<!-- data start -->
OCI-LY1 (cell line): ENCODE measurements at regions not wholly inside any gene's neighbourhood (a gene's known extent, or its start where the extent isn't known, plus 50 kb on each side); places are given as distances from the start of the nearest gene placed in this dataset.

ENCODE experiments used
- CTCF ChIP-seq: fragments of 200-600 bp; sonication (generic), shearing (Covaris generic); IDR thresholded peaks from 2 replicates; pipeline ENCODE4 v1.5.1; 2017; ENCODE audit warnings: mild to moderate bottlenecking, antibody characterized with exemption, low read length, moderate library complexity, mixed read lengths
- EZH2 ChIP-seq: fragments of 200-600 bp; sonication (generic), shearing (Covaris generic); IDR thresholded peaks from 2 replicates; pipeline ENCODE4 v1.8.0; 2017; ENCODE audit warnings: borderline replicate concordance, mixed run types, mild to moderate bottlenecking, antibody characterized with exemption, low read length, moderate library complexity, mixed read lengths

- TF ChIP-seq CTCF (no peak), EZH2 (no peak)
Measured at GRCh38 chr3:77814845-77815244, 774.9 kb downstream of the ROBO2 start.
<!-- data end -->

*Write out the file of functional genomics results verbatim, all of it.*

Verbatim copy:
OCI-LY1 (cell line): ENCODE measurements at regions not wholly inside any gene's neighbourhood (a gene's known extent, or its start where the extent isn't known, plus 50 kb on each side); places are given as distances from the start of the nearest gene placed in this dataset.

ENCODE experiments used
- CTCF ChIP-seq: fragments of 200-600 bp; sonication (generic), shearing (Covaris generic); IDR thresholded peaks from 2 replicates; pipeline ENCODE4 v1.5.1; 2017; ENCODE audit warnings: mild to moderate bottlenecking, antibody characterized with exemption, low read length, moderate library complexity, mixed read lengths
- EZH2 ChIP-seq: fragments of 200-600 bp; sonication (generic), shearing (Covaris generic); IDR thresholded peaks from 2 replicates; pipeline ENCODE4 v1.8.0; 2017; ENCODE audit warnings: borderline replicate concordance, mixed run types, mild to moderate bottlenecking, antibody characterized with exemption, low read length, moderate library complexity, mixed read lengths

- TF ChIP-seq CTCF (no peak), EZH2 (no peak)
Measured at GRCh38 chr3:77814845-77815244, 774.9 kb downstream of the ROBO2 start.